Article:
Mahi Mahi (Dolphinfish)
Mahi Mahi (Dolphinfish)
Visitors to tropical locations are sometimes shocked to sit down in a restaurant and find dolphin on the menu! Don't be alarmed, for in these warm climes the word doesn't refer to the sea mammal, but to the dolphin fish or dorado, also known by its Hawaiian name "mahi mahi," which literally means "strong strong."

Mahi-mahi is a beautiful fish, blue and gold or green and gold, and is highly prized as a game fish. It generally lives only 3 to 4 years. They have green and gold flanks that shine with iridescent colour, and the males are easily identified by their high flat forehead. Ranging in weight from 2 to 50 lb. (1 to 22 kg), the mahi mahi is found in warm tropical and subtropical waters worldwide, with Japan taking in over half of the global catch each year. Originally mahi mahi were a "by catch" of tuna and swordfish fishing, but are now sought after for their own sake.

Nutritional information

  • 157 calories (per 4 oz. / 112 g serving)
  • Moisture: 77%
  • Fat: 0.4 - 0.7%
  • Protein: 18.5 - 20.5%
  • A good source of selenium, potassium, niacin and vitamin B6.

Buying Mahi Mahi
Fresh mahi mahi never smells fishy, and its flesh will give slightly when you press it with a finger, then spring back into shape. Look for moist, translucent (never dried out) flesh.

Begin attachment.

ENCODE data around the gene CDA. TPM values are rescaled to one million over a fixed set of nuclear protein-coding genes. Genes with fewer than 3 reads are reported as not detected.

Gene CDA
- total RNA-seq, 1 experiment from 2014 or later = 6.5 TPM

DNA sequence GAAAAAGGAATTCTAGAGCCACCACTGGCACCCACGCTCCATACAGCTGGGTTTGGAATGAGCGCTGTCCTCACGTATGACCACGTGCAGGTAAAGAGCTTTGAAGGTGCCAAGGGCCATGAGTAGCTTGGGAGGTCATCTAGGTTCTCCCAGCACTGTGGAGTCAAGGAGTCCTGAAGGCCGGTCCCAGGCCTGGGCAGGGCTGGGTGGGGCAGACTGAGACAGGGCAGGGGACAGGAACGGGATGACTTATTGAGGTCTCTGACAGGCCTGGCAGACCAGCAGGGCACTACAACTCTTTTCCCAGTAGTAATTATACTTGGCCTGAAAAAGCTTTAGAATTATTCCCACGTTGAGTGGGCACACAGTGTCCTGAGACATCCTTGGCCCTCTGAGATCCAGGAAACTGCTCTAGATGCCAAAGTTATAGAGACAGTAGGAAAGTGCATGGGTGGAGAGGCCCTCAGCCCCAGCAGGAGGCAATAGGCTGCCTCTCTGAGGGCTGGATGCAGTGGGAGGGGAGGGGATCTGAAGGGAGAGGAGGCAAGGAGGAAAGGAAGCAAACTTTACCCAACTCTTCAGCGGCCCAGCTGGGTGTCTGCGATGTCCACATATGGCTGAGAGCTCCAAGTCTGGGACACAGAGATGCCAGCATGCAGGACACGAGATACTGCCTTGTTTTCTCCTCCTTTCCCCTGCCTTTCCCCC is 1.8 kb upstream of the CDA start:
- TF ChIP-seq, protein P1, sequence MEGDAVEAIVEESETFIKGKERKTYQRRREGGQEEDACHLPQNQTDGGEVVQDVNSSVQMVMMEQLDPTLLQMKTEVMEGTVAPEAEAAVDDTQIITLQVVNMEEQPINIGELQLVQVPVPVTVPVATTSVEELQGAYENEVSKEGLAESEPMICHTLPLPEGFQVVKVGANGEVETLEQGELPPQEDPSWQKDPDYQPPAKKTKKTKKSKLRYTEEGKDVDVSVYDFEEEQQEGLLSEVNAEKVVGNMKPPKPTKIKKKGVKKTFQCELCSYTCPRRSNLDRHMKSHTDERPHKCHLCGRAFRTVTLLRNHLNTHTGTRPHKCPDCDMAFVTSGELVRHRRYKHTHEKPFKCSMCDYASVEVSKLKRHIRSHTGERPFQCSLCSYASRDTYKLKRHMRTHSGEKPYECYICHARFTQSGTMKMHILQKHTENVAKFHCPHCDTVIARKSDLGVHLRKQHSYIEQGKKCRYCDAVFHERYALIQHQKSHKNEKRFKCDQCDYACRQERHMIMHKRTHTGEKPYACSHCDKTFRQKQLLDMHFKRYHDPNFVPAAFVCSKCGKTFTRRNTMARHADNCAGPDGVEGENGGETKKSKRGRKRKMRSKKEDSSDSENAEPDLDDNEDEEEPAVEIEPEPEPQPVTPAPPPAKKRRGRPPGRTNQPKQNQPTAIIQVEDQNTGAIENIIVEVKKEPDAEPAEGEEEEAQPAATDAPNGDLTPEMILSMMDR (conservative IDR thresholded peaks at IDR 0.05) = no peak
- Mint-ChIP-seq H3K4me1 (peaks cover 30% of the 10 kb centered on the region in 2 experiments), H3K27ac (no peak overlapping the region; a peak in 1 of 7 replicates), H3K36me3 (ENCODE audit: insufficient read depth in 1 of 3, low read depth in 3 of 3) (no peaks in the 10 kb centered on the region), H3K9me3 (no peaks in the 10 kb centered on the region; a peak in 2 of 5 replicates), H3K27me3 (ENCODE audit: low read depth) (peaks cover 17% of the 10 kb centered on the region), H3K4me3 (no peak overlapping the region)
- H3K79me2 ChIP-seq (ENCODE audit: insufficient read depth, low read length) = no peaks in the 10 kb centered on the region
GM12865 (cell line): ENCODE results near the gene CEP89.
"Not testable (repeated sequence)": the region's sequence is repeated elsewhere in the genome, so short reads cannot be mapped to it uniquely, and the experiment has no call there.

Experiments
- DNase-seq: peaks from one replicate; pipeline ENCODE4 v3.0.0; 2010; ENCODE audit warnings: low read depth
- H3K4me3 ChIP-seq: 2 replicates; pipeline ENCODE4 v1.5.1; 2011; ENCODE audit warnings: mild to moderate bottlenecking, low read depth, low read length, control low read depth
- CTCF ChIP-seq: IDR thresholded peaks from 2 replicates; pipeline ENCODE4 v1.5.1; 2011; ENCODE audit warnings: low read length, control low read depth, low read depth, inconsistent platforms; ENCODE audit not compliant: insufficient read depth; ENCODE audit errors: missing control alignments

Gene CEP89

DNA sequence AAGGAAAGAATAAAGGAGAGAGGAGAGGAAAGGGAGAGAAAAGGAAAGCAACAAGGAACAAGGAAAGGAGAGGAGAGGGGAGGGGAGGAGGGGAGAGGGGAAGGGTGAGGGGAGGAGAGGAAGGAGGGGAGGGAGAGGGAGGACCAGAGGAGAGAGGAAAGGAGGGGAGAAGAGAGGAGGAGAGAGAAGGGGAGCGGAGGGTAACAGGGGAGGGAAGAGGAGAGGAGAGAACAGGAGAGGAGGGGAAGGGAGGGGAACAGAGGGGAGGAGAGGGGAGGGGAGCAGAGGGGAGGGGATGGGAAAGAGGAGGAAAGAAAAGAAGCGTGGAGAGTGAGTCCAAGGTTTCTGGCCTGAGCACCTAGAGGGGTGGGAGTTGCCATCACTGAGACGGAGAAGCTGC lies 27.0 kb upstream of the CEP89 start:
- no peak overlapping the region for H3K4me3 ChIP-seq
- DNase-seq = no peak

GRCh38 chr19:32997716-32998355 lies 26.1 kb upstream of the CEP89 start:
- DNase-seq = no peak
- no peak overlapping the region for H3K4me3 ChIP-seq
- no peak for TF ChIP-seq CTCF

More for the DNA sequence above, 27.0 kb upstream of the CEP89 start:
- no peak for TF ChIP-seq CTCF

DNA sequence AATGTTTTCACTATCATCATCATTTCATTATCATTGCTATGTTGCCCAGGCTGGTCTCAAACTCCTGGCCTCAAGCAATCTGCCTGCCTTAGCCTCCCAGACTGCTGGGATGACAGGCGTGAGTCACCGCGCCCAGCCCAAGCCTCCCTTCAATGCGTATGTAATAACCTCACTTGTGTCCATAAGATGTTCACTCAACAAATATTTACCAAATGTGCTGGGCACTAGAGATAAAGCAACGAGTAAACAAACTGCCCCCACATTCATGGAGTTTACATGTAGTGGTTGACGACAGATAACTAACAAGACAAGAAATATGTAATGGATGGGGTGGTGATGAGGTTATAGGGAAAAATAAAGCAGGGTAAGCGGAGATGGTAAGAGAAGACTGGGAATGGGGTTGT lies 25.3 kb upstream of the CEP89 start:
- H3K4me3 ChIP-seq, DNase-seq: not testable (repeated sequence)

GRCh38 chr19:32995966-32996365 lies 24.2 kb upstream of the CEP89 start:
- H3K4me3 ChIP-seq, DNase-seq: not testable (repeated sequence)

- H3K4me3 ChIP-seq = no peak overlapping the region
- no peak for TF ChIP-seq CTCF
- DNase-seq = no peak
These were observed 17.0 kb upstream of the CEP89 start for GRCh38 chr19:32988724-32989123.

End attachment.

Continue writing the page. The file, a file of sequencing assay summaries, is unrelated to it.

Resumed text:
Mahi-mahi is typically sold, fresh or frozen, as steaks or fillets. Mahi-mahi fillets may be recognized by the row of red spots in the flesh. Plan to buy 1/3 pound [150 g] fillets or steaks per serving.

Storing Mahi Mahi
To store mahi mahi, remove packaging, rinse fish under cold water, and pat dry with paper towels. Fish deteriorates when it sits in its own juices, so place it on a cake rack in a shallow pan filled with crushed ice. Cover with cling wrap or foil and set in the coldest part of the refrigerator. Mahi mahi will store well this way for up to two days.

When well-wrapped, mahi mahi can be frozen for up to two months in a refrigerator freezer and for three to four months in a deep-freeze.

Culinary File
The meat of the mahi mahi is firm and dark, turning white and opaque when cooked. It is low in fat, with a delicious sweet flavour. However, like any fish, it will be dry if overcooked.

The skin is tough (in fact, it is even used in "leather" craft) and so is usually removed before cooking. Mahi mahi lends itself to almost all cooking methods, including grilling, poaching, broiling, pan-frying or baking. It pairs well with tropical ingredients such as lime, coconut milk, macadamia nuts, pineapple and other fruits, or with Asian notes such as teriyaki, ginger, garlic, soy sauce, etc.



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